homosexual households in the context of children.
Despite difficulties with much of the Arab
world over the war on Muslim-backed terrorism, the administration's
staunchest allies in the U.N. negotiations have been Muslim nations
affiliated with the 17-nation Some Developing Countries Group, sources
The U.S. delegation supports a proposal by
Sudan for moral sex education that promotes abstinence, the sources
said. Muslim countries circulated their own position paper stating that
"sex education should emphasize hygiene and chastity."
The European delegates are acting contrary
to the will of the democratically elected European Parliament, which on
April 11 debated and resoundingly defeated a resolution on the
redefinition of family being pushed by their representatives at U.N.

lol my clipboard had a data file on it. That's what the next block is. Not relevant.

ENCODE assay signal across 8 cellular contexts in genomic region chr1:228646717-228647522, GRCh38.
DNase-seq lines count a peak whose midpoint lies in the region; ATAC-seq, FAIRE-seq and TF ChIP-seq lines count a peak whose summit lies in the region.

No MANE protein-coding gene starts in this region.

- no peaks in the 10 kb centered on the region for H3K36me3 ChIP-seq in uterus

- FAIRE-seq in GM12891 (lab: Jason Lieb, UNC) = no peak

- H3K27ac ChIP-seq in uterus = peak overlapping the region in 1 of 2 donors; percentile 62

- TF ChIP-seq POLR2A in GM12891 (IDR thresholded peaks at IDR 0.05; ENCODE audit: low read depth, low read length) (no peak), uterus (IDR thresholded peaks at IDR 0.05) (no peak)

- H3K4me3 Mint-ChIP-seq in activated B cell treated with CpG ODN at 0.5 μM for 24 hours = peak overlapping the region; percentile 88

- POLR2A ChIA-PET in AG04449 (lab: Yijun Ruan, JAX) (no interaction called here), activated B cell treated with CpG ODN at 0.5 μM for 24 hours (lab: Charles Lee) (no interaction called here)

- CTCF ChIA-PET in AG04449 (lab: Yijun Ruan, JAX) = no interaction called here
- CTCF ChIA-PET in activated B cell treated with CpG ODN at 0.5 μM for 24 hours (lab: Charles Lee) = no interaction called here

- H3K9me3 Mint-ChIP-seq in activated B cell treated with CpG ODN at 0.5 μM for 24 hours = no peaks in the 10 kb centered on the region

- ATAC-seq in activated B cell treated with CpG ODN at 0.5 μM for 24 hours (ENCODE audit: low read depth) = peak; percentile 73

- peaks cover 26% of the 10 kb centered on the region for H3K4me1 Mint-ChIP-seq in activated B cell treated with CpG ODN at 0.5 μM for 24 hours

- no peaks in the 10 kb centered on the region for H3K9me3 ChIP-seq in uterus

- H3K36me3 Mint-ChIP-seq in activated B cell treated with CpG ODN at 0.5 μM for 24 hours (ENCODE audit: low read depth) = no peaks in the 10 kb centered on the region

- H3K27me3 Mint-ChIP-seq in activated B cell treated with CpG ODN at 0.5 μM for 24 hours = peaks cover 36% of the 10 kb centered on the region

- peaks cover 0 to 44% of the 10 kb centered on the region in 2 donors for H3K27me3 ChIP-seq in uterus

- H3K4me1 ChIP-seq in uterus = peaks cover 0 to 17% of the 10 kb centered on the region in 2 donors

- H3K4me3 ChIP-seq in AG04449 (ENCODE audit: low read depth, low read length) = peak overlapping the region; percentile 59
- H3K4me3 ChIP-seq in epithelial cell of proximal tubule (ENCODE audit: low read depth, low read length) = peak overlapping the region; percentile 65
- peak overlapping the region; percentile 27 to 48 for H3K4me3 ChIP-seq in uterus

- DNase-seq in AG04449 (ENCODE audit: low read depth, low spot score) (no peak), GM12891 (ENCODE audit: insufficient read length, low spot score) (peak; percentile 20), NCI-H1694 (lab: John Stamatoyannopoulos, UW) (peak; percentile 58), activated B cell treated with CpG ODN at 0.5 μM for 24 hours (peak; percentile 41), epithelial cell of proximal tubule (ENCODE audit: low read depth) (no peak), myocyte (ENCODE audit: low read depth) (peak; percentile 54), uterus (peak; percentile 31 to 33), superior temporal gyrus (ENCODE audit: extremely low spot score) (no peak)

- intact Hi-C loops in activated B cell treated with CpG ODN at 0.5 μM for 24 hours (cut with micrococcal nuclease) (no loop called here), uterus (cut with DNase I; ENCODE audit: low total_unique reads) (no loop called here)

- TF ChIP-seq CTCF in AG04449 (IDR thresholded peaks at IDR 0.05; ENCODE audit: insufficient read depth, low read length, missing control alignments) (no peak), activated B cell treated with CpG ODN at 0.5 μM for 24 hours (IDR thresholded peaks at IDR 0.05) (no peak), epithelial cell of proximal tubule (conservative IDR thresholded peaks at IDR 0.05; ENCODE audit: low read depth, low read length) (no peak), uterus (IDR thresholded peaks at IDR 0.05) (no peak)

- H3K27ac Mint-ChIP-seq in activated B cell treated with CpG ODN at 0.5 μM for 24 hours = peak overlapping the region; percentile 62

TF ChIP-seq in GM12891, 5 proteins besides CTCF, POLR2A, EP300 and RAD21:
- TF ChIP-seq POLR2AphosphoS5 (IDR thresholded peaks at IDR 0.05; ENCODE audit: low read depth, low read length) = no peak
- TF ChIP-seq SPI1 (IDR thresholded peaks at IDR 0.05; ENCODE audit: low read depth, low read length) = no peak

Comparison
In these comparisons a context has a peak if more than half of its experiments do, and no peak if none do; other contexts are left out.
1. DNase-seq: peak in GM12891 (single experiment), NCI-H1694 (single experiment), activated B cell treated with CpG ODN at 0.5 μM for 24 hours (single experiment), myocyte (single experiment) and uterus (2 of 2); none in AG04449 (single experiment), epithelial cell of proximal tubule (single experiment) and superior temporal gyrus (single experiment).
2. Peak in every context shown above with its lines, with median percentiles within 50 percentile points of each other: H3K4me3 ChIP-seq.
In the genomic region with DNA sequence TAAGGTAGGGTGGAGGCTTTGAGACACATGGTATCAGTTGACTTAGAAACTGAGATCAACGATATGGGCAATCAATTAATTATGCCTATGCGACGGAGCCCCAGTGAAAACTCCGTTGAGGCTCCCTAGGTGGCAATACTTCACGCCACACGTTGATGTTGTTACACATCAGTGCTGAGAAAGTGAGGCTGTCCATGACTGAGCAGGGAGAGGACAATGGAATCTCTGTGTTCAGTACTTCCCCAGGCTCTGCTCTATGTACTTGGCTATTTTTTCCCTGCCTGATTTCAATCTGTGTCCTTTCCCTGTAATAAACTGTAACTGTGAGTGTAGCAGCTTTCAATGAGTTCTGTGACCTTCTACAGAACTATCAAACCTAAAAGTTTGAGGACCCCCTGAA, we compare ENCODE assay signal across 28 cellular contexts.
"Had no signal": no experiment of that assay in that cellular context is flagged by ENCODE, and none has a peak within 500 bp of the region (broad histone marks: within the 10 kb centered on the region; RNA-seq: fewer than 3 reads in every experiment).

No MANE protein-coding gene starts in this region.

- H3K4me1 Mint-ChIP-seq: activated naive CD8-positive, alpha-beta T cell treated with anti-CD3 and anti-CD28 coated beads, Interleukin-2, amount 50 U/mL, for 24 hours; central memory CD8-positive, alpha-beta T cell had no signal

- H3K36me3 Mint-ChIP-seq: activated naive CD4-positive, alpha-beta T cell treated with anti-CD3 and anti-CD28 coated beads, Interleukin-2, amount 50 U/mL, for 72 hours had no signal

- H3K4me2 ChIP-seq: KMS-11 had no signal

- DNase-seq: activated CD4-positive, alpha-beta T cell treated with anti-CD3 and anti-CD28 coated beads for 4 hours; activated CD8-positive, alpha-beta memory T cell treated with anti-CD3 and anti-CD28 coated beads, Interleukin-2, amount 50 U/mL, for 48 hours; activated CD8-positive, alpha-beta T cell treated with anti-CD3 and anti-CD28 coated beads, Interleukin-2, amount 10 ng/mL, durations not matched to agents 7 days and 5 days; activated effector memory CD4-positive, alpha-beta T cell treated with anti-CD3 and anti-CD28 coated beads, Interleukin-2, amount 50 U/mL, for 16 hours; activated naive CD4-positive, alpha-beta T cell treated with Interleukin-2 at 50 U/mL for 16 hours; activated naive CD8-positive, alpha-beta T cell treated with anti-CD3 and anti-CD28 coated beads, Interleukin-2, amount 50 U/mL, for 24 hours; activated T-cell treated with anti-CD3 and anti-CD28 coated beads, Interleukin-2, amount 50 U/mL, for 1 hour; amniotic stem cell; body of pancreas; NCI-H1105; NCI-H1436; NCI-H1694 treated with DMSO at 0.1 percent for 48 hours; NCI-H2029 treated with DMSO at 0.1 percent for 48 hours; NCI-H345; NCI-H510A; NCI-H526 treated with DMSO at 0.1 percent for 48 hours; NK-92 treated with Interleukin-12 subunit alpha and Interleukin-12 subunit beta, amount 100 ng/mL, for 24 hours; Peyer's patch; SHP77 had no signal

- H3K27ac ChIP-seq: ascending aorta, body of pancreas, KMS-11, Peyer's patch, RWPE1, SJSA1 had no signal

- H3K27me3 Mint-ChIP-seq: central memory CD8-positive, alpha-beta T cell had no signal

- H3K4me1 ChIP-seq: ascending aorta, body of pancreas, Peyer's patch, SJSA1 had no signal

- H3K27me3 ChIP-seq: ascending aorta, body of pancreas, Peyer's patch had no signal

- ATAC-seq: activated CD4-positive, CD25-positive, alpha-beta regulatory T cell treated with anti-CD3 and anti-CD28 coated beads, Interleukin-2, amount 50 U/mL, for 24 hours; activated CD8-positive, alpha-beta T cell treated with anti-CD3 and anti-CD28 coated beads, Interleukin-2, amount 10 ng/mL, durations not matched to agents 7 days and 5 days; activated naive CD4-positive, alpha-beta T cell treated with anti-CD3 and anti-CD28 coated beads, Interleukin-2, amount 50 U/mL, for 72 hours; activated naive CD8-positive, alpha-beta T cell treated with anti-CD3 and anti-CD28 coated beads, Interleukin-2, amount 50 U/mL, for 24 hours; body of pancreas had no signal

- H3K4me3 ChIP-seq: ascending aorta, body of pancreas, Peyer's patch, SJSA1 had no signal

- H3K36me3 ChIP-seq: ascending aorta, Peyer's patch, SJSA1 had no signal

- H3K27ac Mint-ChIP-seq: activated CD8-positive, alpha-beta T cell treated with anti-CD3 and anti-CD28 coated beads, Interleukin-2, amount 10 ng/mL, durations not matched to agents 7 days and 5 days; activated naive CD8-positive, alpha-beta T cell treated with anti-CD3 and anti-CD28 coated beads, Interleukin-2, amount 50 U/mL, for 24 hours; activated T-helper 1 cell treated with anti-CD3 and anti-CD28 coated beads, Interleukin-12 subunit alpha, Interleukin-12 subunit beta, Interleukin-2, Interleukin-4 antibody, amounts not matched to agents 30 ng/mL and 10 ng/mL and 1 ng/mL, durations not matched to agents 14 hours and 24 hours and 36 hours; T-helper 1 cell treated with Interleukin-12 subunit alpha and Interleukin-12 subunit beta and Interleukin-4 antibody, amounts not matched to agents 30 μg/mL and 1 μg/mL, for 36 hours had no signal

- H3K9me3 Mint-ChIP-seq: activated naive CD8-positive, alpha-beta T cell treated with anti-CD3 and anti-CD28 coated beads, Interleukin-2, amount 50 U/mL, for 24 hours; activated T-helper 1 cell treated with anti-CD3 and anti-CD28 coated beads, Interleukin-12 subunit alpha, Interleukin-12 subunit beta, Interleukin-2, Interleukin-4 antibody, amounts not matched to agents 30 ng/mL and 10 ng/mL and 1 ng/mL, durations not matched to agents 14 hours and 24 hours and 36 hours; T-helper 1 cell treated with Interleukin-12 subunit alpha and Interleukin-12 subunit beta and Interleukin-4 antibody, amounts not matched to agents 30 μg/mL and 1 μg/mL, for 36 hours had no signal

In another contentious matter, the Bush
administration has a tentative agreement to remove language from the
child summit document that would support abortion counseling and
abortions for teens under guarantees of so-called "reproductive
health services," a State Department source said last week.
Last June, a senior Canadian negotiator
told delegates at a U.N. preparatory meeting for the child summit that
abortion services were included in the draft document's three references
to "reproductive health services."
The State Department responded with cables
to all U.S. ambassadors instructing them to lobby for removal of the
In prior U.N. documents after population
and women's conferences, abortion has been listed and promoted as an
option among "reproductive health services," Mrs. Aguirre